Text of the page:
Q: I have an $11,000 mortgage. I’m trying to refinance my loan and take out another $20,000 in cash to repair some things in the house and also to pay some of my medical bills.
I have a lot of medical bills on my credit report because I had a job without health insurance and then lost my job because I became disabled.
My loan has an 8 percent interest rate and the bank is offering me 7.4 percent if I refinance.
I thought lenders did not take medical bills in consideration when deciding whether or not to approve you for a loan. I guess I was wrong. What can I do?
A: Lenders do look at all of the bills you owe and how much it takes each month to service that debt. Since you have so many medical bills, your debt-to-income ratio could be out of whack.
Another problem you may be having is that you’re trying to refinance a loan that’s below $50,000 — that amount is the profit threshold for many lenders.
What about taking a different path? Instead of refinancing your mortgage, you might try to get a home equity loan from your local bank and paying off your original loan. Not only is it a lot cheaper than refinancing a mortgage, it’s faster and easier. You will also have a competitive interest rate that may be lower than what you’ve been offered or are now paying. If you decide to pay off your old loan with a home equity loan, you will have many options: some loans will have floating rates, others may be fixed and still others may be for a shorter period of time. You will have to determine which of the many alternatives available in the home equity market will be best for you.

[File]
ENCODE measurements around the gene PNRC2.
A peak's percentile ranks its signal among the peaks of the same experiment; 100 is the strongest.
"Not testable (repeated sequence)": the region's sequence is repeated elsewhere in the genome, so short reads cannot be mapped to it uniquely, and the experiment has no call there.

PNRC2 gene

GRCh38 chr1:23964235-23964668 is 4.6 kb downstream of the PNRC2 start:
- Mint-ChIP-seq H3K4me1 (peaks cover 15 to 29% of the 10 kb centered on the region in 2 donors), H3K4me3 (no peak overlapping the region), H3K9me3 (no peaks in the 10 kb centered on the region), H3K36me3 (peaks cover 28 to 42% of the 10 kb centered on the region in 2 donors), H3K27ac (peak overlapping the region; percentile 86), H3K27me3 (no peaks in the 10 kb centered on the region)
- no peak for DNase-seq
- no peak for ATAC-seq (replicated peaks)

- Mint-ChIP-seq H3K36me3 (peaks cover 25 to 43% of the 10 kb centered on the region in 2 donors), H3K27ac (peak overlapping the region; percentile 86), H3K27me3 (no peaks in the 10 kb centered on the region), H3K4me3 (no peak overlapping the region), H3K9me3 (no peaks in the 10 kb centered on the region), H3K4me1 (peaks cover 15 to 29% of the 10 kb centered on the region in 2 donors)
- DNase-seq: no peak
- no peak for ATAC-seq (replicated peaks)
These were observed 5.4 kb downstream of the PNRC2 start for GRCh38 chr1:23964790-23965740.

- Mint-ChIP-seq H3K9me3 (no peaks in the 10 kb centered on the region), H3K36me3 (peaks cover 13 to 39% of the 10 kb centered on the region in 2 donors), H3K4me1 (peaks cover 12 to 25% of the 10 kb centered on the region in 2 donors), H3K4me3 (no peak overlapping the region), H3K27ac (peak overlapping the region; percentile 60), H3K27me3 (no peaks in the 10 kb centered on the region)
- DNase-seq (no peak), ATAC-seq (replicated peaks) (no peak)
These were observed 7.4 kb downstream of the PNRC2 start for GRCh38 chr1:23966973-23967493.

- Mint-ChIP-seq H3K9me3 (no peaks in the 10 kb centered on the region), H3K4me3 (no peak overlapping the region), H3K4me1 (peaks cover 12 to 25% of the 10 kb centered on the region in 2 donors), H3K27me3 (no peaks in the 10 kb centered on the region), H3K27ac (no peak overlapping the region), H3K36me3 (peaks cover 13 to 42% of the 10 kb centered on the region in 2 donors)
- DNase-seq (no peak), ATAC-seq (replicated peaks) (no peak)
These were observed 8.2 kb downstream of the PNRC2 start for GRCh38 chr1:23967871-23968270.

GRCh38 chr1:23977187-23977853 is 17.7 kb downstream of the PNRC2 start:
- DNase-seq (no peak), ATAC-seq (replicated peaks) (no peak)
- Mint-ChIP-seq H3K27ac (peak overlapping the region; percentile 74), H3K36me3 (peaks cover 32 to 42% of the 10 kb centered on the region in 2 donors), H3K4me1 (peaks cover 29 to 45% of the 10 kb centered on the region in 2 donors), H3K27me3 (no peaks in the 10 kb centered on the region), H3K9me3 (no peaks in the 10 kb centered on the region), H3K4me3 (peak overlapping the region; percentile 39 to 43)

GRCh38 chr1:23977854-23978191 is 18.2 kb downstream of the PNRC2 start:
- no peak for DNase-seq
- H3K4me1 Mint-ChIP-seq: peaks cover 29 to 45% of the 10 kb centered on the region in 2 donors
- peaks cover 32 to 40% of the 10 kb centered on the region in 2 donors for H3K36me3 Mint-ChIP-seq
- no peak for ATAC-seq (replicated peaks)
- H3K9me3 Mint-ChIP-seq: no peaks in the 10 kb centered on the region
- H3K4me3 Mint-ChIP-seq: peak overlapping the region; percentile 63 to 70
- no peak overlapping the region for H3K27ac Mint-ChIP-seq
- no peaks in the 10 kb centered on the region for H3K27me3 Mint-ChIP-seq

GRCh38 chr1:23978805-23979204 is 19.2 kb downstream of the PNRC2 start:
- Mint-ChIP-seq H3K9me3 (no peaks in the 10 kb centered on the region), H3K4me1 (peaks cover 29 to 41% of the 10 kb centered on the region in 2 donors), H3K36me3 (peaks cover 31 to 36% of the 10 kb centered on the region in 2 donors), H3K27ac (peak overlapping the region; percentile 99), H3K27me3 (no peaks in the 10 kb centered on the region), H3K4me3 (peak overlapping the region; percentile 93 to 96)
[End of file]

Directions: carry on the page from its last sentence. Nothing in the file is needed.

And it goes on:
Start your search for a home equity lender by visiting BankRate.com. You can also go in person to your local bank to inquire about the fees associated with a home equity loan. You might also want to visit myFICO.com to get a copy of your credit history and credit score. That way you’ll know exactly what is being reported and what you can do to raise your score to the highest level possible.
Jan. 19, 2009.